The end of the world could come in many shapes and sizes; all the ice caps could melt, zombies could walk the Earth or major countries could instigate a nuclear holocaust. The most important question however is this: what will you be wearing?
Saturday in Lory Student Center Main Ballroom at 7 p.m., the CSU chapter of Fashion Group International is hosting “The Last Runway: What Will You Wear When There’s Nothing Left?”, a recycled and non-recycled fashion show.
Payton Gifford, the promotion officer of FGI and sophomore apparel merchandising major believes in the theme “even though there is turmoil you can turn it around to be something good.”
The clothes might be recycled, but the ideas are not. According to Gifford, the purpose of the show is to promote responsible and recyclable fashion that uses more than just the regular types of fabric. Trash bags, recycled spoons and aluminum cans are among the wide variety of odd materials used.
Sarah Esparaza, FGI president and sophomore apparel and merchandising major, stresses that the show is an opportunity for all students in the fashion department to showcase their work.
This year, the show will incorporate the largest number of designs in the history of the fashion show. Eighty five designs will be showcased, and they won’t only come from fashion design and production majors.
The money that is being fundraised will go to the next fashion show that FGI creates.
“Thankfully the fashion show always brings in a large revenue. We are able to go about our normal org duties on that revenue, and we also do a few fundraising activities throughout the year,” Esparaza said.
Esparaza showcased a personal creation last year, her first time creating clothes.
“It gives all of those merchandising students an opportunity to make something that they wouldn’t necessarily have made before,” Esparaza said.
Local junkyards also got to join in on the apocalyptic celebration.
“They’re helping our stage and decor because we want the rubble to bring forth coming out of the junk and everything that we’re emphasizing what the end of the world would be like,” Gifford said.
The event has gained presence in the community with 10 local businesses, including GG Boutique, Hu Hut, The Cupboard and others, donating gift cards and acting as sponsors.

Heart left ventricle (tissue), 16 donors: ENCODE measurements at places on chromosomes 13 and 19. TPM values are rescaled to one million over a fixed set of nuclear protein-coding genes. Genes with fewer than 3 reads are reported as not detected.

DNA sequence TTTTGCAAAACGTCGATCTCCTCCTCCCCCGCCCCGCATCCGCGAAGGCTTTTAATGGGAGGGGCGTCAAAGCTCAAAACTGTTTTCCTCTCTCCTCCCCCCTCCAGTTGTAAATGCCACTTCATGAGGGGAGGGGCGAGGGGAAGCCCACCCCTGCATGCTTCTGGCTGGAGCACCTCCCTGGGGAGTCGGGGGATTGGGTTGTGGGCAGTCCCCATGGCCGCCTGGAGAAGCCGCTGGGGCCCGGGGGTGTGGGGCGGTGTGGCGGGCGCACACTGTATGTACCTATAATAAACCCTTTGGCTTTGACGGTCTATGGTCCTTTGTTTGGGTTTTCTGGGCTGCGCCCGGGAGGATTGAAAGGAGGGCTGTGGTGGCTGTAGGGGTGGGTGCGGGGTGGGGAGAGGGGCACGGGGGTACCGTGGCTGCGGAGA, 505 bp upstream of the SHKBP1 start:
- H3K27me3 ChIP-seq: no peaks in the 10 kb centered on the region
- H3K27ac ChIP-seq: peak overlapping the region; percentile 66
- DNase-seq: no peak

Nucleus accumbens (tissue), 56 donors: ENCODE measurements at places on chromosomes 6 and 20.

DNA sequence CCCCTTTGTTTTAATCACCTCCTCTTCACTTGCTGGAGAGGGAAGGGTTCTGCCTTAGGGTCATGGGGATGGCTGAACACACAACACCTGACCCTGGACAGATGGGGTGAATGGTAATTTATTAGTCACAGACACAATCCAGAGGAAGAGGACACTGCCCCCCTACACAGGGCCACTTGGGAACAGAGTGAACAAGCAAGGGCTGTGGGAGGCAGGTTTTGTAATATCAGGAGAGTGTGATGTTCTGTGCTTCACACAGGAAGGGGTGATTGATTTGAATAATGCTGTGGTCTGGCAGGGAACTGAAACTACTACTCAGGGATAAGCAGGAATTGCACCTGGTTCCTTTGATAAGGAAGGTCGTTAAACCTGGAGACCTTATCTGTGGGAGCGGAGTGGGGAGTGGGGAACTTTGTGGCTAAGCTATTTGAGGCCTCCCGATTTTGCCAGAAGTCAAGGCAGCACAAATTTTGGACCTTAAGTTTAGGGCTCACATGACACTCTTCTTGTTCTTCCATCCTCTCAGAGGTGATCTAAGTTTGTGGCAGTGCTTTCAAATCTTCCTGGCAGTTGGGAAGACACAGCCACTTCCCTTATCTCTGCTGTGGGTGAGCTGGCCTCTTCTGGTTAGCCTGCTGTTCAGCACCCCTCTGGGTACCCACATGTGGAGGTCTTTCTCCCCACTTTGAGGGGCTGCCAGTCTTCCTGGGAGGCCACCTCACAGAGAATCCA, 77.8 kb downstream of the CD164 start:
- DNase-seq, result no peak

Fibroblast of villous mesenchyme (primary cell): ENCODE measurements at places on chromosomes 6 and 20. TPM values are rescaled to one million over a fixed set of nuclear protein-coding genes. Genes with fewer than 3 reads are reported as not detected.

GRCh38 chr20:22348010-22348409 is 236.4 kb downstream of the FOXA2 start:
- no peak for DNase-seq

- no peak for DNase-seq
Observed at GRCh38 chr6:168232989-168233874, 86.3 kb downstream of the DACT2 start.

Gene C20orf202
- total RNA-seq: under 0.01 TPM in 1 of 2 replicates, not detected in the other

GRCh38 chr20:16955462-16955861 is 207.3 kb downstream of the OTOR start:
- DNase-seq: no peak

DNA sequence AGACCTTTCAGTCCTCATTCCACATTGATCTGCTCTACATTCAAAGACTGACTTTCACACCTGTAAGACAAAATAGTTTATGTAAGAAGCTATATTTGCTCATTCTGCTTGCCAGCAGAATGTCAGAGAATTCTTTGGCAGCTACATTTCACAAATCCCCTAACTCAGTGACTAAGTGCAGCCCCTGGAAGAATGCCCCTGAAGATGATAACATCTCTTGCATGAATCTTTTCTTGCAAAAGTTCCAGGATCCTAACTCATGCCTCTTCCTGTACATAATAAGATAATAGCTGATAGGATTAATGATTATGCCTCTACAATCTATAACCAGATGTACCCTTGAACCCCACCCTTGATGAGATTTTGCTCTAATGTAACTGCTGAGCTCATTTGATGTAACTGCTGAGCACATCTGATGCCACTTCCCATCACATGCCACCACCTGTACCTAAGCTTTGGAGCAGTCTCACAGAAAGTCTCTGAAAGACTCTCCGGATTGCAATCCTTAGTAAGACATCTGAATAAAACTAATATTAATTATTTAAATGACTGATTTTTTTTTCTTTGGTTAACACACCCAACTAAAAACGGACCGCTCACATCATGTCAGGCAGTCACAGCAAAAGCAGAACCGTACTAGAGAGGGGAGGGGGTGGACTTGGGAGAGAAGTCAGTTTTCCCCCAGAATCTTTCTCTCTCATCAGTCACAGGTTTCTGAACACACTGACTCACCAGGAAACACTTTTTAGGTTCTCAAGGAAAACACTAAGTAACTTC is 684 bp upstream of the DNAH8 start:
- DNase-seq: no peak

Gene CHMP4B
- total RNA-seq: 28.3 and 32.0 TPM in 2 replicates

Along with helping plan the show, which began in September, Gifford is modeling in the show. Being a model in the show requires a lot of time, according to Gifford.
“It’s not about you, it’s about what you’re promoting,” Gifford said. “Take yourself out of it and be something that will help them with what they’re trying to say.”
Janae Phillips, junior apparel design and production major, will be showcasing four outfits in the show, each one in a different category.
The categories include garments created out of recycled materials, the 48 hour challenge in which designers had 48 hours to create an outfit on the theme of “militia”, an oversized recycled general entry and the general normal entry that doesn’t require recycled materials.
“It was really fun putting the outfits together,” Phillips said. “Half of the time I was being a smart alec behind the designs, but I was trying to make it fashionable but still utilitarian.”
Phillips used materials like old blind covers, an old 1950s wool blanket and old military fatigues.
To create these garments, Phillips set aside a weekend dedicated to creation and sewing.
“I’ve been sewing my whole life,” Phillips said. “The way I got into fashion design was that I used to model and act, I would wear my own clothes, it was hard to find clothes that fit.”
Being the second year that Phillips has entered the fashion show, she holds recyclable fashion close.
“It makes one of a kind clothing and it makes you think to make you figure out how to make one thing into another,” Phillips said. “I really love that challenge.”